This is part of Driven To Write’s unique service. Normally colour analyses are expensive and hard-to-get proprietary information. We give it away for free.
It’s probably not comprehensive. Gizmag kindly put together a slide show of the most important cars and I added to the list with some Google image searches of brands they didn’t cover in their slide show. Did Cadillac really not show anything of note? Hyundai isn’t on my chart. If they were, it would have been another white car. Toyota showed a beige vehicle, the Tacoma. Would I put that under white or the browns?
Audi, Buick Alfa Romeo Giulia and Fiat 124 went with metallic blues, most of which looked as if they had some red in there to give them vibrancy. Many firms chose metallic red which is fine for consumers but deadly conventional. It’s a real “I don’t want to scare the horses, John” colour but makes the vehicles look so much like real cars. And Mercedes and Porsche went with repmobile metallic greys. I really have to hand the best colour award to Chevrolet who chose a lovely orange metallic shade for their Bolt.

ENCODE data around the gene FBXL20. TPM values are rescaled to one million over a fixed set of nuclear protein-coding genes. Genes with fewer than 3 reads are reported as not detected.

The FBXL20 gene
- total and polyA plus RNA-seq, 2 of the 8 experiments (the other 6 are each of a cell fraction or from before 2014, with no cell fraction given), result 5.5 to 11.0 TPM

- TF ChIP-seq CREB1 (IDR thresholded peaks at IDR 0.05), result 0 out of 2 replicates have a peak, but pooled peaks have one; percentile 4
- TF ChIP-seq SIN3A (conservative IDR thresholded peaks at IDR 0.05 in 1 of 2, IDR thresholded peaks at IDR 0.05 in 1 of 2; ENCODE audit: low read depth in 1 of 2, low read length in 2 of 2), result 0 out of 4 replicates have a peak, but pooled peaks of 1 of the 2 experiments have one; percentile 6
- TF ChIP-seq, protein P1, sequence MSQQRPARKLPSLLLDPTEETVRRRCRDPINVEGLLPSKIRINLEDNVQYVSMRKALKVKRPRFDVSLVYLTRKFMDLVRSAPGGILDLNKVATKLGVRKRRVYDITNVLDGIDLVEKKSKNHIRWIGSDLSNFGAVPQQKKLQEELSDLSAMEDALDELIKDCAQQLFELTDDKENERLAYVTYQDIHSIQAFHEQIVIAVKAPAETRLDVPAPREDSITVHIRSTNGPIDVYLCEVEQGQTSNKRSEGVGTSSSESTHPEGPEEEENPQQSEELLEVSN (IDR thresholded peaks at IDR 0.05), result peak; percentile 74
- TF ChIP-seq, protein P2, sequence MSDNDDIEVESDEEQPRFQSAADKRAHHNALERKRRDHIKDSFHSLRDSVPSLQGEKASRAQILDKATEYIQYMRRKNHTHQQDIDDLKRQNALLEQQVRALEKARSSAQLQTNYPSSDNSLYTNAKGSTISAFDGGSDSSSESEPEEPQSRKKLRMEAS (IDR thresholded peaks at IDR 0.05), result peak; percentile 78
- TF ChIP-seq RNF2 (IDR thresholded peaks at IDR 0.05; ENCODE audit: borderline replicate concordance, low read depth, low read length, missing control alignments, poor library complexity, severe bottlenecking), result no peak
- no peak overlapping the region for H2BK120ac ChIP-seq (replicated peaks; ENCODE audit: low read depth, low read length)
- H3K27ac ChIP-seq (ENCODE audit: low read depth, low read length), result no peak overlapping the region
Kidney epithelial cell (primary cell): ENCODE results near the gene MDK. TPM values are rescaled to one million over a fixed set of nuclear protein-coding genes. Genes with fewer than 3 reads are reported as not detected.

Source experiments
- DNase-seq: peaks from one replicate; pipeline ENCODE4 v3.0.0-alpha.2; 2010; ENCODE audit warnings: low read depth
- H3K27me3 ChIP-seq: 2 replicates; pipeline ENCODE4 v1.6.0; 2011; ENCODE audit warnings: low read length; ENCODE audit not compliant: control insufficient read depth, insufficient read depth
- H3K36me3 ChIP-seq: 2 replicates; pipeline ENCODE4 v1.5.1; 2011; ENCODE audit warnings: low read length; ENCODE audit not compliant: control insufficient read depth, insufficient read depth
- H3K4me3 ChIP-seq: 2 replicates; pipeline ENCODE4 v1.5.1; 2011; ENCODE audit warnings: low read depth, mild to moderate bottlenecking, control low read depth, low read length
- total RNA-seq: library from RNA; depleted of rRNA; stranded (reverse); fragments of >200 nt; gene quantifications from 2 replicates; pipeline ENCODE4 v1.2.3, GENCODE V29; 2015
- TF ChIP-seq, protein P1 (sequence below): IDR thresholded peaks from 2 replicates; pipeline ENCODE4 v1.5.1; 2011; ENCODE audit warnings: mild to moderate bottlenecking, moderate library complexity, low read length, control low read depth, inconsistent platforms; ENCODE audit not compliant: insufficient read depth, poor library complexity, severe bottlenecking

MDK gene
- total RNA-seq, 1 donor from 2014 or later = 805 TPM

The Kia Telluride is one of my favourite designs of this show. It shows a chief designer with a very keen eye for surfaces and detailing. The rear lamps are lovely, hiding between panels rather than bolted on. The flanks are gorgeously surfaced and virtually every photo shows highlights running almost uninterrupted across shut lines. This is a virtuoso design that signals that the Telluride is robust vehicle of high quality.
The Genesis saloon ended up with a very conventional metallic grey. Hyundai needed to be more brave with this. It could carry a bright blue or even a flat colour. It has great proportions and details and need not hide itself with a me-too colour.
There was one green car, a Kia Sorrento Pac West. This car aimed to relate the vehicle to the outdoors by having landscapes painted across the body sides. Indeed. This is like putting a sheaf-of-corn motif on a white toaster.